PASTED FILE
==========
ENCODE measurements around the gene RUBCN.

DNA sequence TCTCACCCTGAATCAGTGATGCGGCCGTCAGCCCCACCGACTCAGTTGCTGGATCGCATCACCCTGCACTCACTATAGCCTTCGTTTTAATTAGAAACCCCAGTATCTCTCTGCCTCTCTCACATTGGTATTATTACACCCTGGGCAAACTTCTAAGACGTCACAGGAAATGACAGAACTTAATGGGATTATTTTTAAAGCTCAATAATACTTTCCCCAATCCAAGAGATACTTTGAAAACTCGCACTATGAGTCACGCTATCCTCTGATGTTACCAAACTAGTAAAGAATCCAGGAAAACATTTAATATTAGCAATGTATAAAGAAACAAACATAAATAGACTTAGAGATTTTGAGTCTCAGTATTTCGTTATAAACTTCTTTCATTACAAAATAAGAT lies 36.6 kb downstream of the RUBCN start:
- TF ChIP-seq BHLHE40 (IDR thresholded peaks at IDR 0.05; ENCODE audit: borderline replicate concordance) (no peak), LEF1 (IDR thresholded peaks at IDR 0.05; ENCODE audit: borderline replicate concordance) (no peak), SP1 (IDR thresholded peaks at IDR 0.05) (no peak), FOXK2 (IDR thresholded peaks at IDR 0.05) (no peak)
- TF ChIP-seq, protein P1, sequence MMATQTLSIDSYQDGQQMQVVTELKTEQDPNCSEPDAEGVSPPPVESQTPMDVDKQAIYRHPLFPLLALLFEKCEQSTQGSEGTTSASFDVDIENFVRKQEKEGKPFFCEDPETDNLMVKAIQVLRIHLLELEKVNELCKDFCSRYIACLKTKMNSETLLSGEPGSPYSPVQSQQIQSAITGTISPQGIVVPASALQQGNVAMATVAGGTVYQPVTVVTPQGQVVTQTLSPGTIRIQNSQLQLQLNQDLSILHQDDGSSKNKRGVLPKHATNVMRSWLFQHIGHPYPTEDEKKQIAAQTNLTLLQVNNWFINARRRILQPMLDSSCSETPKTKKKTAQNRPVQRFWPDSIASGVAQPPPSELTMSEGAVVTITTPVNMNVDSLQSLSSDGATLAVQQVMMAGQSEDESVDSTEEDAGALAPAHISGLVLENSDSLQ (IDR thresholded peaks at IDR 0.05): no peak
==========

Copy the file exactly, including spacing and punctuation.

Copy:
ENCODE measurements around the gene RUBCN.

DNA sequence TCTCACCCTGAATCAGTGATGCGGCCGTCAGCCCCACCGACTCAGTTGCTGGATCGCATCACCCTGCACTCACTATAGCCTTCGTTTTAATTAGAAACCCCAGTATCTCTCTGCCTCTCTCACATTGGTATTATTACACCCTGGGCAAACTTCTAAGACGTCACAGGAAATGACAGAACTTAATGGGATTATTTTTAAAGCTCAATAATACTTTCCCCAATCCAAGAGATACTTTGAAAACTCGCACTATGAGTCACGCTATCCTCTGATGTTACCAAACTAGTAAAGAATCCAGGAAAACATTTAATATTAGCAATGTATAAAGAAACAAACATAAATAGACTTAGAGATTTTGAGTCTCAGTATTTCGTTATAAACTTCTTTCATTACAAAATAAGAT lies 36.6 kb downstream of the RUBCN start:
- TF ChIP-seq BHLHE40 (IDR thresholded peaks at IDR 0.05; ENCODE audit: borderline replicate concordance) (no peak), LEF1 (IDR thresholded peaks at IDR 0.05; ENCODE audit: borderline replicate concordance) (no peak), SP1 (IDR thresholded peaks at IDR 0.05) (no peak), FOXK2 (IDR thresholded peaks at IDR 0.05) (no peak)
- TF ChIP-seq, protein P1, sequence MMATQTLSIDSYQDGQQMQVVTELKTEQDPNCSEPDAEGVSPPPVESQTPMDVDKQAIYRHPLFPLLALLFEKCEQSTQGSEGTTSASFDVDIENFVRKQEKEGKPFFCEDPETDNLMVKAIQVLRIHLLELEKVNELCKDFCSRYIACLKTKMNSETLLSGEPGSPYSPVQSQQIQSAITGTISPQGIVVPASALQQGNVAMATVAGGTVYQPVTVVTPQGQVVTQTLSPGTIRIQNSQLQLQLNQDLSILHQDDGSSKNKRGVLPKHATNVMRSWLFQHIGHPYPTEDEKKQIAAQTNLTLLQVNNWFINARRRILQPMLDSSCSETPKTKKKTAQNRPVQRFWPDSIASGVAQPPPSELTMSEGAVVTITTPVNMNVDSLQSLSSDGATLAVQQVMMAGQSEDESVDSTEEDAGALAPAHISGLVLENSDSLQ (IDR thresholded peaks at IDR 0.05): no peak